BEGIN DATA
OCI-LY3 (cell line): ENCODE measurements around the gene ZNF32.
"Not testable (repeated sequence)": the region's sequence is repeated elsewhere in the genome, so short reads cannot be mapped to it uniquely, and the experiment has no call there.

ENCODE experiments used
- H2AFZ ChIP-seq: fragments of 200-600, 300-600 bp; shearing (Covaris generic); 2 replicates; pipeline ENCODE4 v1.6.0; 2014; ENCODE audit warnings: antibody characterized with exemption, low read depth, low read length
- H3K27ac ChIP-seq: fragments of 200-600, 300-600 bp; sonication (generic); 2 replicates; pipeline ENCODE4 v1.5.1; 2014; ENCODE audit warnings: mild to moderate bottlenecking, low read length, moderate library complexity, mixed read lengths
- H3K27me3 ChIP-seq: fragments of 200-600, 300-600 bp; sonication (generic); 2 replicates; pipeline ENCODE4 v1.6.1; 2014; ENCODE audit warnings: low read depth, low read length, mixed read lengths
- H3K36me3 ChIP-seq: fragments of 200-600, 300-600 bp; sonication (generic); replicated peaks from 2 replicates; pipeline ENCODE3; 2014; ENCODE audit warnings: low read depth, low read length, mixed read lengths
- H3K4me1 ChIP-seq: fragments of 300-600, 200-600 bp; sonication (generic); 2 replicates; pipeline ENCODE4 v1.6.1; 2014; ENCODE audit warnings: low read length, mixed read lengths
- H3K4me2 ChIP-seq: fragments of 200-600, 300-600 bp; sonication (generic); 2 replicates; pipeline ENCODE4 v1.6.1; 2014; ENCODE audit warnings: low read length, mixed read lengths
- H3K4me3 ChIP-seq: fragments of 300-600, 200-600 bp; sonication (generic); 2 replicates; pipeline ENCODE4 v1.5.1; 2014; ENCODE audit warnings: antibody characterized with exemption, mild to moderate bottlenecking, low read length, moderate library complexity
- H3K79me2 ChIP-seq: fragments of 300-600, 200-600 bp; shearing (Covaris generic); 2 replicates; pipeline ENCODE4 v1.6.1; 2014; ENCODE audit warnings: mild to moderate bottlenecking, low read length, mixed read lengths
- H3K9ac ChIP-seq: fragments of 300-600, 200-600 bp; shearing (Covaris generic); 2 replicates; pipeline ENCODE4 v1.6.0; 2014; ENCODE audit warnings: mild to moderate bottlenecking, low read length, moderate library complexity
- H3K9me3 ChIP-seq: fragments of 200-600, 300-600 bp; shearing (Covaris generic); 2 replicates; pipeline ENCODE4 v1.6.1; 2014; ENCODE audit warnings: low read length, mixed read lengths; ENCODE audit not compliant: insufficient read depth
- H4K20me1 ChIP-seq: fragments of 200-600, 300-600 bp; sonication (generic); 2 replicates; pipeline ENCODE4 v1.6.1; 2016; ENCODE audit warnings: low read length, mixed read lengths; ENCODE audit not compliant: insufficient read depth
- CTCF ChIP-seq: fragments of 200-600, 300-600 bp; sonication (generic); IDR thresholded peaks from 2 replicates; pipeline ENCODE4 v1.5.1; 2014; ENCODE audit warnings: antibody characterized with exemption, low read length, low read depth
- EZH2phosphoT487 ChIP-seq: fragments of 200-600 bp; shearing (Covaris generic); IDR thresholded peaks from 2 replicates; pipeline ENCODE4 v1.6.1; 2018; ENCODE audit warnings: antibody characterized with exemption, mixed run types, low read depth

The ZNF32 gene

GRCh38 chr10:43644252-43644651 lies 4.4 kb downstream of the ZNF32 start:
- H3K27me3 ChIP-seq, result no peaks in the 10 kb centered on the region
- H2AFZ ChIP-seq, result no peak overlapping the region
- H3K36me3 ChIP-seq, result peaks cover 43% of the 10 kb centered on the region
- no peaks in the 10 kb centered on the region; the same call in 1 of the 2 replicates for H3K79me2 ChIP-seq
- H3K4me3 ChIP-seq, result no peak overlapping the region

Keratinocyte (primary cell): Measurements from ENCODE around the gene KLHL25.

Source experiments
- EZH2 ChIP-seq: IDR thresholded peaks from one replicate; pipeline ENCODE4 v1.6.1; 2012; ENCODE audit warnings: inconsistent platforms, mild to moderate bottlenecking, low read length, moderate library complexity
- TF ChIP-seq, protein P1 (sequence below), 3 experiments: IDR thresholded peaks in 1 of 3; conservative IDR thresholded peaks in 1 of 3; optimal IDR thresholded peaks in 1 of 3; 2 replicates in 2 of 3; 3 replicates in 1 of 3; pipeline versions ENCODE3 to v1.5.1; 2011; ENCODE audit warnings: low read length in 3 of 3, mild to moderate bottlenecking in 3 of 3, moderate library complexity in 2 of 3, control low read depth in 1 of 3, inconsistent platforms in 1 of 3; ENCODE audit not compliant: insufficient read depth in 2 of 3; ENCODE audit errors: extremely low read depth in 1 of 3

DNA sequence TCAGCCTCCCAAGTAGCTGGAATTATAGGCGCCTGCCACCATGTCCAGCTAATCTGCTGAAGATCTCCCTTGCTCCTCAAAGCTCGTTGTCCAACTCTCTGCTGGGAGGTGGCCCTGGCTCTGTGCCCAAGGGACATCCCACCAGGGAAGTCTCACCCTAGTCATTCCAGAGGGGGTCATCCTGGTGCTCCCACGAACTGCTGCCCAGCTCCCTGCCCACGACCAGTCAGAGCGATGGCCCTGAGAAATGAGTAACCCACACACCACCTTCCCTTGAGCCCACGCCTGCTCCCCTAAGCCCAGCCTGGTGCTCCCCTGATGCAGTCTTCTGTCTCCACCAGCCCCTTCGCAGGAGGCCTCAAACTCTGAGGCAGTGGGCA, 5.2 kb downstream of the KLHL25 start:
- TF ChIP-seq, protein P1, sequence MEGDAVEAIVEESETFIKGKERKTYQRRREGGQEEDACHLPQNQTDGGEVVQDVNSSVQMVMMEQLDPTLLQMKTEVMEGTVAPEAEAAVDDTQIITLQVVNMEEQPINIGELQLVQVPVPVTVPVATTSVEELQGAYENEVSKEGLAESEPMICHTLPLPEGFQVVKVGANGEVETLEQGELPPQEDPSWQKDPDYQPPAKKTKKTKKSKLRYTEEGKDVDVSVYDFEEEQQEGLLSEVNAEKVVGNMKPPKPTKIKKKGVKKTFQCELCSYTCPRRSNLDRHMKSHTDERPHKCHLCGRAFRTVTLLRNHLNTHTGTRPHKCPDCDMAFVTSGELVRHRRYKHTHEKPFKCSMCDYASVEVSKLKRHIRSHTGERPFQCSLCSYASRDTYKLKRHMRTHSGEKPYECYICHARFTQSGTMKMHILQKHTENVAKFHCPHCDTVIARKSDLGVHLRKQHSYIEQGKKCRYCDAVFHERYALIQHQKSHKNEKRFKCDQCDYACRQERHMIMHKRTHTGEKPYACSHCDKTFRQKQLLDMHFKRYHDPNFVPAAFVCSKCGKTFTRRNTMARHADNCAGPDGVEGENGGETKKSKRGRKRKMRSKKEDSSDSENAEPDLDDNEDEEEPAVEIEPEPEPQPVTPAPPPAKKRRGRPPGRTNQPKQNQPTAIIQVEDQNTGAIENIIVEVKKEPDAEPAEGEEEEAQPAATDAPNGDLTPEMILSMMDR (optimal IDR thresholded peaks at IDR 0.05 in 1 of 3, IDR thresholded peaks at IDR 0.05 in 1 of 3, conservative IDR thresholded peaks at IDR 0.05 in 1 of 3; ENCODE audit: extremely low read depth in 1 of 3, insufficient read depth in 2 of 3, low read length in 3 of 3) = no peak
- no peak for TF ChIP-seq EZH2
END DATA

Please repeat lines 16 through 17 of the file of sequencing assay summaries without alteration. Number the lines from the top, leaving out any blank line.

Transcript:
- EZH2phosphoT487 ChIP-seq: fragments of 200-600 bp; shearing (Covaris generic); IDR thresholded peaks from 2 replicates; pipeline ENCODE4 v1.6.1; 2018; ENCODE audit warnings: antibody characterized with exemption, mixed run types, low read depth

The ZNF32 gene